Nebraska lawmakers spar over permitless concealed carry bill

March 11, 2022 GMT

LINCOLN, Neb. (AP) — Nebraska lawmakers struggled Thursday over a measure that would allow people to carry concealed handguns without a permit, an idea supported by gun-rights advocates despite concerns from some law enforcement officials.

State senators spent the day debating the proposal but failed to reach a vote, which is now expected on Friday. If it passes, Nebraska would join 21 other rural, conservative-leaning states that have lifted the permit requirement. Another five states have measures pending that could pass this year.

Supporters of the Nebraska bill need at least 33 votes in the 49-member Legislature to overcome a filibuster led by opponents. Three votes are required before it would go to Republican Gov. Pete Ricketts, who supports the bill.

The vote is expected to be close. The bill had been stuck in the Legislature’s Judiciary Committee, but the full Legislature voted to pull it to the floor for debate under a rarely used parliamentary rule that overrode the committee’s decision.


Sen. Tom Brewer, the proposal’s lead sponsor, said he and many gun owners see the issue as a constitutional right and likened the current restrictions to a poll tax, a comparison that opponents reject.

“We have a responsibility to the Constitution and the people of Nebraska,” said Brewer, of Gordon.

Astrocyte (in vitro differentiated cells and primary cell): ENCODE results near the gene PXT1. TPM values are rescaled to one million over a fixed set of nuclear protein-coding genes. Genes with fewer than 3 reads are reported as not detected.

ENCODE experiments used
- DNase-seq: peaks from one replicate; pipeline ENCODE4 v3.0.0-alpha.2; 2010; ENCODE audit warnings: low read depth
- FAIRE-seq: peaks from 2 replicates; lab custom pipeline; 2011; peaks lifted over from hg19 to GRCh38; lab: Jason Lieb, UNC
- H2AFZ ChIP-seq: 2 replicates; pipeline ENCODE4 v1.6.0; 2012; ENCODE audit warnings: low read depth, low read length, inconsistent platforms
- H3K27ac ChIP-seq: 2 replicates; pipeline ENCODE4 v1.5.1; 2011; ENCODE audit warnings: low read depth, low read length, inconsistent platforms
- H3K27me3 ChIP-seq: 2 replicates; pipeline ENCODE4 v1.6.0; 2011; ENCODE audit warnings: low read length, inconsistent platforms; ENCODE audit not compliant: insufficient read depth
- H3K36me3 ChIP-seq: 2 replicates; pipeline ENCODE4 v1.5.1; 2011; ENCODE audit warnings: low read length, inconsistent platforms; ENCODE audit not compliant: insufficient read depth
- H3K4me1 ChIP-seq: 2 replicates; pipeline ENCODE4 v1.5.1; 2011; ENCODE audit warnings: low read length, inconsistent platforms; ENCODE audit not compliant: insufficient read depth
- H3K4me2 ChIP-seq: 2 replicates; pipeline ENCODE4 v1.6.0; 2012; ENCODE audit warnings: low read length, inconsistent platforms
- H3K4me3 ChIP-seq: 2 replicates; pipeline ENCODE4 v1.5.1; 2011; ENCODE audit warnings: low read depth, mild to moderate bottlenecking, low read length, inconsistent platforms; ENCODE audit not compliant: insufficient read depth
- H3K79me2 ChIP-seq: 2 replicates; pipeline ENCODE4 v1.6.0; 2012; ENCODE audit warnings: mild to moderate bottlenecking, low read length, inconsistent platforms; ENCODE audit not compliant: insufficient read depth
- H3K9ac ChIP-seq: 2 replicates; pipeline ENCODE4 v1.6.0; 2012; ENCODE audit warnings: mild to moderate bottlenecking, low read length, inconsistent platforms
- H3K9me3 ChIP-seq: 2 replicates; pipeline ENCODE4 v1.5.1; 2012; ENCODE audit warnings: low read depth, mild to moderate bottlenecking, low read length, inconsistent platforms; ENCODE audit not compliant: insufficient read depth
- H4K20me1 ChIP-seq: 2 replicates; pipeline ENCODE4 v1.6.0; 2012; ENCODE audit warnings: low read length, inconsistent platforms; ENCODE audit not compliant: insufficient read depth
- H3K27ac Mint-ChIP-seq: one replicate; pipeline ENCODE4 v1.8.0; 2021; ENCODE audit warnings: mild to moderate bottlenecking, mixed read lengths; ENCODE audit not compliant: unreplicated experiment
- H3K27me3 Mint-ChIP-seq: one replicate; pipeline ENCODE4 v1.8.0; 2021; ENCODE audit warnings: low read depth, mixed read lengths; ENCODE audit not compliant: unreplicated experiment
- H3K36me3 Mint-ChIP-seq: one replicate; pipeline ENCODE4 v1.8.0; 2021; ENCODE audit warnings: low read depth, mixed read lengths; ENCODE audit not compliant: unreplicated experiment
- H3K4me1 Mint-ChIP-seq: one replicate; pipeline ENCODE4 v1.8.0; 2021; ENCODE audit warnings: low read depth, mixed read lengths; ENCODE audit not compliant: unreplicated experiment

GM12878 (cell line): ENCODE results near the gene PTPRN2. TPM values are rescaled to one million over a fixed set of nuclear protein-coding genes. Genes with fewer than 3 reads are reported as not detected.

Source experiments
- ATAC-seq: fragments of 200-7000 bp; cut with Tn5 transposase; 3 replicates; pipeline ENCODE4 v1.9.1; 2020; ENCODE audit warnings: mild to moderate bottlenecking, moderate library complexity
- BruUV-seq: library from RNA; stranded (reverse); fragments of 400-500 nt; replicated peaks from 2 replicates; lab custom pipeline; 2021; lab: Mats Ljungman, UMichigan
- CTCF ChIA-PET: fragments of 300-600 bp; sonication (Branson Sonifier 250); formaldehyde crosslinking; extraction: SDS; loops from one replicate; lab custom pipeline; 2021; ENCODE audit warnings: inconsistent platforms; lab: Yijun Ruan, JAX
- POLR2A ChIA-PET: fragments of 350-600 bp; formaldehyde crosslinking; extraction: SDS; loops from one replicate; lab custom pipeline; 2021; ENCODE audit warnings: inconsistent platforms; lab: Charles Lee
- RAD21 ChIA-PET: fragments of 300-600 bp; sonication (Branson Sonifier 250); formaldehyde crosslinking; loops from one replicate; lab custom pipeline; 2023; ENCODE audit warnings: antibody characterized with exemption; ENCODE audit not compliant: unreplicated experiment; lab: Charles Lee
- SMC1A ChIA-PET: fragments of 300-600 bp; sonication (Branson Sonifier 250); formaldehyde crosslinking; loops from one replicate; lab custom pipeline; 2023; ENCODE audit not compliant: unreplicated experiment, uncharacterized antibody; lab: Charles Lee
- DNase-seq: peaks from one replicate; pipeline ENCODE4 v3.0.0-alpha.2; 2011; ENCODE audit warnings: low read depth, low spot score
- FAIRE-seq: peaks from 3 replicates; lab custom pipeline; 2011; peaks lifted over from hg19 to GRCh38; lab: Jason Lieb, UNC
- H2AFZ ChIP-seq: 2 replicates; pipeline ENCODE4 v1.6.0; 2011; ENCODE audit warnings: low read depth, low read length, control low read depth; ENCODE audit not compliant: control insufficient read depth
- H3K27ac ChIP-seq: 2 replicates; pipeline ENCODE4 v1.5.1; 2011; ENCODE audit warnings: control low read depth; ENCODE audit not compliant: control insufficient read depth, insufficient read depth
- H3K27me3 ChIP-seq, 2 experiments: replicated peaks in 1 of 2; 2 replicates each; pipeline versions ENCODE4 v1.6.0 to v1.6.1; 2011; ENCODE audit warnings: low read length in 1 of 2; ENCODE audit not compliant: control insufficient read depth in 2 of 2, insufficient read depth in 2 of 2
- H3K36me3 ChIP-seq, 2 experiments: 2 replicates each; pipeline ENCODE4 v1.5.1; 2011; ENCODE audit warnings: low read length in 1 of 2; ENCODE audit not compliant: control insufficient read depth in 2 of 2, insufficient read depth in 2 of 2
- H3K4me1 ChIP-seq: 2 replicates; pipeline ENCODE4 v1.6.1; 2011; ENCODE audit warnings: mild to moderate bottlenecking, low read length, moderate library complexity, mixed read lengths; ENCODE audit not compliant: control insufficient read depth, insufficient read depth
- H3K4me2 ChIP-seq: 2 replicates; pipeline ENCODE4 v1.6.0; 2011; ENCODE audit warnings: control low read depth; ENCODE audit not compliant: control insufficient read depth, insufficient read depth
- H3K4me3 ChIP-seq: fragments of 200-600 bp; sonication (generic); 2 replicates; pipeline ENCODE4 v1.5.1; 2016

Nebraska already allows gun owners to carry firearms in public view, as long as they aren’t in a place where it’s prohibited and don’t have a criminal record that bars them from possessing one. To legally conceal the gun, they’re required to submit to a Nebraska State Patrol background check, get fingerprinted and take a gun safety course at their own expense.

The bill faces opposition from Lincoln police, and other law enforcement agencies are lukewarm. Omaha police officials were initially opposed as well, but changed their stance to “neutral” after Brewer made changes to enhance criminal penalties for people who commit certain crimes with a gun in their possession.

Sen. Adam Morfeld, of Lincoln, said getting rid of the training requirement for concealed-carry permits would endanger public safety.

“The purpose of the law is ensure that people have the requisite background and training,” said Morfeld, adding that he holds a concealed-carry permit.

Sen. Curt Friesen, of Henderson, said he doesn’t believe current state law prevents bad actors from getting or hiding guns.

“This permit doesn’t stop anything,” Friesen said. “I don’t see how it makes us any safer. I’m failing to see how it stops anything bad from happening.”

Gun-control advocates counter that the permitting process ensures that people get a minimal amount of training before they’re allowed to carry a gun discreetly.

“I don’t want to pass laws that could make our communities or our kids less safe,” said Sen. Tony Vargas, of Omaha.


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